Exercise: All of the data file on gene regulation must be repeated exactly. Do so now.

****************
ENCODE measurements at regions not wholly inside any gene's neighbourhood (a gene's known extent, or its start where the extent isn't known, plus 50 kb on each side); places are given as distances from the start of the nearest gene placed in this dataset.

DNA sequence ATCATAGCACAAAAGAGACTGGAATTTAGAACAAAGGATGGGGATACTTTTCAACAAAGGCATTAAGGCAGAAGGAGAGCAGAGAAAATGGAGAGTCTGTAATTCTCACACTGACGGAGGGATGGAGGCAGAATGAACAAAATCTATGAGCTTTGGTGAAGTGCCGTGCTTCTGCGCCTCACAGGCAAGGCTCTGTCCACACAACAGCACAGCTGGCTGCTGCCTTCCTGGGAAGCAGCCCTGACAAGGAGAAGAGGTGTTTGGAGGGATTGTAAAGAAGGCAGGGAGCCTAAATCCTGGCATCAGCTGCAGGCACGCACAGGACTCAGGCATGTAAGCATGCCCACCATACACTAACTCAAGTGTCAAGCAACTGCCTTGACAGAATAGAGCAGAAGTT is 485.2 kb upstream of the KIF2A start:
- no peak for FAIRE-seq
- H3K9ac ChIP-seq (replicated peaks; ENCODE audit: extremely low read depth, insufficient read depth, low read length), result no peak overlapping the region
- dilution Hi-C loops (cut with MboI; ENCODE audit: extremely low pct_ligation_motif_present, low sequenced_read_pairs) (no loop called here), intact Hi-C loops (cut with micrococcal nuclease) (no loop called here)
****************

ENCODE measurements at regions not wholly inside any gene's neighbourhood (a gene's known extent, or its start where the extent isn't known, plus 50 kb on each side); places are given as distances from the start of the nearest gene placed in this dataset.

DNA sequence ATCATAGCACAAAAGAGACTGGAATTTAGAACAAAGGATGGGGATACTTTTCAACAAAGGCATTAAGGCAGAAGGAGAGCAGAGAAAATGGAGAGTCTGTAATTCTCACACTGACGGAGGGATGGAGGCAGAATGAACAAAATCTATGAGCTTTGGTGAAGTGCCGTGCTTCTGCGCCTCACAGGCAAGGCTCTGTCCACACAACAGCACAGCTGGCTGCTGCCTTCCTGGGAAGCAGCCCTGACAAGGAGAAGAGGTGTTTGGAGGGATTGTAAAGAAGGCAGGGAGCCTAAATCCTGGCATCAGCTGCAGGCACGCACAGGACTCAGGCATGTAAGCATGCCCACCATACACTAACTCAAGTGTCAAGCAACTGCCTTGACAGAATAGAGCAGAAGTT is 485.2 kb upstream of the KIF2A start:
- no peak for FAIRE-seq
- H3K9ac ChIP-seq (replicated peaks; ENCODE audit: extremely low read depth, insufficient read depth, low read length), result no peak overlapping the region
- dilution Hi-C loops (cut with MboI; ENCODE audit: extremely low pct_ligation_motif_present, low sequenced_read_pairs) (no loop called here), intact Hi-C loops (cut with micrococcal nuclease) (no loop called here)